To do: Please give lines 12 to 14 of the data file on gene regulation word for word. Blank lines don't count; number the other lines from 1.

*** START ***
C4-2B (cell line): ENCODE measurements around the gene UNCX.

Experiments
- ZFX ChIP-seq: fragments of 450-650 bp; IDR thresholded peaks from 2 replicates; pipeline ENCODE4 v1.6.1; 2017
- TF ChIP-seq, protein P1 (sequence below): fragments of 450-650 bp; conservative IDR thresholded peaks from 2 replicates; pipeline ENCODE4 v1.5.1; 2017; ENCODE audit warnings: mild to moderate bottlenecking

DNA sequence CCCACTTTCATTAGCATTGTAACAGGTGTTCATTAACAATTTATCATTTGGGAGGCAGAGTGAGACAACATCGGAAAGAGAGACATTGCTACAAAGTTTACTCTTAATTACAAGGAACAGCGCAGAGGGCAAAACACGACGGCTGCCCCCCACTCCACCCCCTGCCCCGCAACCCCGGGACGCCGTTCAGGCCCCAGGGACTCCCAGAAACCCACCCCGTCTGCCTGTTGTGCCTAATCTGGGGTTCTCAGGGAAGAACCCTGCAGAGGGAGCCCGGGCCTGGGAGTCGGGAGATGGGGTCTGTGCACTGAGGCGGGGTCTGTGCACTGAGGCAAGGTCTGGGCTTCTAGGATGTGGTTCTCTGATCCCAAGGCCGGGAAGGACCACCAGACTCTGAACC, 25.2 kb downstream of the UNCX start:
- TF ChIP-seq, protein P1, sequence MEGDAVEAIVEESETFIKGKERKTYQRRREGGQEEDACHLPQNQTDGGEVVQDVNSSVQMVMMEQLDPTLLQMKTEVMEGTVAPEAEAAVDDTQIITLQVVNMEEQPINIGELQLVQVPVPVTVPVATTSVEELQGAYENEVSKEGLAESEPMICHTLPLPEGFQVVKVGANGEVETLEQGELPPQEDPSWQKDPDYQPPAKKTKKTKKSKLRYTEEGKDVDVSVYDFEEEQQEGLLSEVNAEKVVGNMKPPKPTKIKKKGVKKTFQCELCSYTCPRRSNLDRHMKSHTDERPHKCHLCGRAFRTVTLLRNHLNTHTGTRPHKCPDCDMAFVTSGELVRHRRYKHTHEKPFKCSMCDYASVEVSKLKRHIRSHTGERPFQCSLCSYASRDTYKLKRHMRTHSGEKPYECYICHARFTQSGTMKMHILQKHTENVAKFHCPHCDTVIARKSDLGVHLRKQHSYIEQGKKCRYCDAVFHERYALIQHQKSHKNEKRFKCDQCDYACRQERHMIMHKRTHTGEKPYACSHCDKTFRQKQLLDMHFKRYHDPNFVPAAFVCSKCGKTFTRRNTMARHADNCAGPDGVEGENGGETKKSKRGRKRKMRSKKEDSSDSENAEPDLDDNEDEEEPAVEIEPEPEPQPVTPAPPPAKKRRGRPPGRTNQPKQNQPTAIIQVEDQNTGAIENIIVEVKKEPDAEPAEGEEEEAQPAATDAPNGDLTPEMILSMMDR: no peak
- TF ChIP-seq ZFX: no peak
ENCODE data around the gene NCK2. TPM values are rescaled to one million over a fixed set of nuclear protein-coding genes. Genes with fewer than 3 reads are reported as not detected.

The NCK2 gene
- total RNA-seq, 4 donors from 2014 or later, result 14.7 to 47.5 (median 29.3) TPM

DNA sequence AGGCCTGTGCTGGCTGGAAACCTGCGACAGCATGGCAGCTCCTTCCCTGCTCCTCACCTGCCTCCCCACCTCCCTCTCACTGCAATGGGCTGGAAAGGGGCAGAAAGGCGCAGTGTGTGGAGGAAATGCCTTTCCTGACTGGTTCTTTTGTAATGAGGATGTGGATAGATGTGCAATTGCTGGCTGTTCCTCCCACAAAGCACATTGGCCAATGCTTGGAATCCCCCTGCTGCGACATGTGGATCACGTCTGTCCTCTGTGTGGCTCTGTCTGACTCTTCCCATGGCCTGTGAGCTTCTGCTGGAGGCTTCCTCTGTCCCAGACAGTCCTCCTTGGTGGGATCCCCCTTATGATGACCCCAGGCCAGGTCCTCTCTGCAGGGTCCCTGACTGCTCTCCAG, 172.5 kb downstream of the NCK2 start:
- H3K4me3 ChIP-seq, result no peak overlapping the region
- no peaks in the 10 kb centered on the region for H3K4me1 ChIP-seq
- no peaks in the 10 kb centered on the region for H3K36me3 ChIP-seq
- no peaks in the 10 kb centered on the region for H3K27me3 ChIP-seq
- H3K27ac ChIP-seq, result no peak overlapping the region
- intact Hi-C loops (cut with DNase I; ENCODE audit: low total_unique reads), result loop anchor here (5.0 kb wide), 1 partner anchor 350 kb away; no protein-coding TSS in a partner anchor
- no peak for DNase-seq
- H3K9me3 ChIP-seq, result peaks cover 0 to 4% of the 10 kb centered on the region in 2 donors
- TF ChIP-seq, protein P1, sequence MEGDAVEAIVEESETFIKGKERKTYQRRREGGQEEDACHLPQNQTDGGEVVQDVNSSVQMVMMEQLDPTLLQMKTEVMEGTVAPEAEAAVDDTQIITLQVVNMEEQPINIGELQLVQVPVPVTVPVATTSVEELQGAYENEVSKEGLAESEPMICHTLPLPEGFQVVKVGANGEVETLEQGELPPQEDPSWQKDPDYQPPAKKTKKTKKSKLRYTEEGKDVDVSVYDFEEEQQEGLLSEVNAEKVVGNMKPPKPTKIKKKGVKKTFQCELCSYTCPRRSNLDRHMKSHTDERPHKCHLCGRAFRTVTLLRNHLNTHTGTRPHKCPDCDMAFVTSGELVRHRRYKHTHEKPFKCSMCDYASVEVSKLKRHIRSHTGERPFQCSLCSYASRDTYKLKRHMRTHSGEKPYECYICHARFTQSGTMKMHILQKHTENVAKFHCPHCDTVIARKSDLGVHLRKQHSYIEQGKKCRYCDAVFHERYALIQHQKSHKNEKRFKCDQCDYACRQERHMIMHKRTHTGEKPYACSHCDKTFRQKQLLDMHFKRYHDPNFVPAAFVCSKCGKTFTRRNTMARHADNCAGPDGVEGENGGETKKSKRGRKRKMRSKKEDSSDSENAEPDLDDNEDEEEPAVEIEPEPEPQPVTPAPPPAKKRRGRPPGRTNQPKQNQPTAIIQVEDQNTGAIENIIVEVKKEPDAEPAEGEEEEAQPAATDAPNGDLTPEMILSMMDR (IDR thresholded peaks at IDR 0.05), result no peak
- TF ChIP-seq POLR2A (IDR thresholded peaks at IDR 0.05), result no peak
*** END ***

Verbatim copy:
- H3K4me3 ChIP-seq, result no peak overlapping the region
- no peaks in the 10 kb centered on the region for H3K4me1 ChIP-seq
- no peaks in the 10 kb centered on the region for H3K36me3 ChIP-seq